Virtually all properties are subject to easements, building setback lines, underground or overhead utility lines, and other restrictive covenants that limit where improvements may be placed on the land. It is important to not only locate the exact location of the improvements on the property, but also the boundary lines, fence lines, driveways, parking spaces, etc. In the late 1990s, title insurers were accepting the use of existing surveys (with a qualifying survey affidavit) on both the acquisition and refinance of loan transactions to provide “survey coverage” on both the owner’s and loan-title policies. In many situations, had a new or updated survey been provided for review and approval at or prior to closing, the buyer/borrower and lender could have identified many potential problems, some examples of which we reference below:
1. Access – Does the property have legal, reasonable or any right of access? Is access clear from the public records? What about physical access? Here are a couple of examples that illustrate this point: (a) The driveway to the property is actually located across the property line on the adjoining property. (b) Is there an easement granting access that was not disclosed on the survey? (c) Access might be through a private roadway, which abuts a public ROW, but who is responsible for the maintenance of the private roadway? (Note also that “physical access” may not necessarily be synonymous with legal or reasonable access in a title policy.)
2. Setback Lines – Are you able to identify the applicable setback lines on the property as set out by the plat or by any restrictions of record? What about any violations of improvements that encroach or protrude onto setback lines? An accurate survey of the property would disclose such matters.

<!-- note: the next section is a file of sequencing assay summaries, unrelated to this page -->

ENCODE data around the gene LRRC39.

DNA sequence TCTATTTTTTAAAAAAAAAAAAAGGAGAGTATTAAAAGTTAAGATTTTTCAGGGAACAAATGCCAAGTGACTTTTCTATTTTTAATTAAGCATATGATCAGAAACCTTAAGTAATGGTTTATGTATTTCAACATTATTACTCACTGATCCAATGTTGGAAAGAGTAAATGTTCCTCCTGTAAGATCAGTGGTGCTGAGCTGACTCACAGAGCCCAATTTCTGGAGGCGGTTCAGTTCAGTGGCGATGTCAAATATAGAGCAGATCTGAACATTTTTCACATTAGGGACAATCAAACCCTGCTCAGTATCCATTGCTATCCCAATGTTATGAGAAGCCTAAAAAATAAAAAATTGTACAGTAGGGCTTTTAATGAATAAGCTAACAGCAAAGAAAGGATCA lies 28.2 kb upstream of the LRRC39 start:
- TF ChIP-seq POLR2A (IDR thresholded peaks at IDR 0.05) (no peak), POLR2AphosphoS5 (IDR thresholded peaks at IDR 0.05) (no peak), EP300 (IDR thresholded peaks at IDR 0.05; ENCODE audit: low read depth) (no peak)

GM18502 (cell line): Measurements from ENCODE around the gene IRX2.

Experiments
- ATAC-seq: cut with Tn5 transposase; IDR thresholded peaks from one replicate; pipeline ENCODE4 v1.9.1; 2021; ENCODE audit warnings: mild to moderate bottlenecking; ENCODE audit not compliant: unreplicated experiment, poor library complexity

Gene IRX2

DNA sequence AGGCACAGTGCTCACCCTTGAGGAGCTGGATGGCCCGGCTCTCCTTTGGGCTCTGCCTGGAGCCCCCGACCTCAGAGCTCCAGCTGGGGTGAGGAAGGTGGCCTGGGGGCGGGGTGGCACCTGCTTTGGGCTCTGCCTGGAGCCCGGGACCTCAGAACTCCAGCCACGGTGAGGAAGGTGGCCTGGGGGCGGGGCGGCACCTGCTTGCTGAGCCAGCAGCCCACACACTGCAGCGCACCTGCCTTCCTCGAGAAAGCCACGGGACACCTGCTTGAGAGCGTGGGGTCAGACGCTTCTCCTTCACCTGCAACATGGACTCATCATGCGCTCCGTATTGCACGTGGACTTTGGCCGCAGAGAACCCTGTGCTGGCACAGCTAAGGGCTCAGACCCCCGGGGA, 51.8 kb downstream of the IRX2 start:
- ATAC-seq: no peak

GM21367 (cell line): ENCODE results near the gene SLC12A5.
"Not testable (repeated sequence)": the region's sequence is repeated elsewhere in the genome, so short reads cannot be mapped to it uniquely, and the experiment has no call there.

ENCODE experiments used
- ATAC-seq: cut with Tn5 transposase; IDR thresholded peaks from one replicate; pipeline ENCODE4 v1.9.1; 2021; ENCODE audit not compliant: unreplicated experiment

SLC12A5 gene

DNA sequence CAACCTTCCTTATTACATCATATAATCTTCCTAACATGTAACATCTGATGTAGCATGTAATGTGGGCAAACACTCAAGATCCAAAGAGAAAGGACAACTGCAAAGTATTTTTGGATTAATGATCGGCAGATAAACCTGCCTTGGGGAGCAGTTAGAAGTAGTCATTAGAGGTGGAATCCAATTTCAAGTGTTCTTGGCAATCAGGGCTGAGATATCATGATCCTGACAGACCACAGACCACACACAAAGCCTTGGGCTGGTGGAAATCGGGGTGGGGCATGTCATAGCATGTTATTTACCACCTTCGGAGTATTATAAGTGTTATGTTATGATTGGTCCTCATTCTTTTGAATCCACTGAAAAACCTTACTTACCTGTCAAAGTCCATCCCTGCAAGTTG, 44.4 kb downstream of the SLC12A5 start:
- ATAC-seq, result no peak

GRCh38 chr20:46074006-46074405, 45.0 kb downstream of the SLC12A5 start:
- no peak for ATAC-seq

3. Boundary Lines – Property lines and the location of corners are some things people take for granted. Is the property you are buying actually located within the stated boundary lines? Is the property even the same land the buyer thinks they are buying? Sometimes an old legal description can be inaccurate due to an easement or right-of-way that has been granted to another party post-survey and therefore would not be shown on the existing survey. Boundary disputes may arise that give rise to abutters’ rights, which are typically based on “sight” location and current use of the property (which may lead to an adverse possession claim by the adjacent owner). The surveyor is a critical link between the customer’s assessment of the status of title and the actual land the customer believes it is buying.
4. Improvements/Old Improvements – Is there any evidence of recent construction on the property? This might indicate a mechanic’s lien risk that the title insurance company would need additional information from the owner and contractor prior to agreeing to issue any title policies without exception to lien claims. There may also be issues with existing improvements being destroyed, and new improvements cannot be re-built in compliance with current zoning laws (without requiring a variance).
5. Encroachments: By Others/By Owner – Existing encroachments/protrusions of improvements onto the subject or adjoining property may create issues related to demands to remove the improvement causing the encroachment.
6. Easements – If a new or updated survey is not provided for the current transaction, the title insurance company may take exception for any unrecorded easements or encroachments which are identified through other means, such as prior title policies, prior surveys or from information provided by the parties to the subject transaction.
7. Liability – One of the most important reasons to purchase a new or updated survey is that surveys performed for previous owners do not protect new owners. The buyer or new owner will not have any privity of contract with the surveyor for any issue or claims for inaccuracies in an existing survey. The basics of contract laws will normally exclude a third party from liability, as they were not a part of the original transaction. Additionally, the statute of limitations for surveying errors (normally 4-6 years) would even prevent the original client from having any recourse against the surveyor for errors on older surveys.
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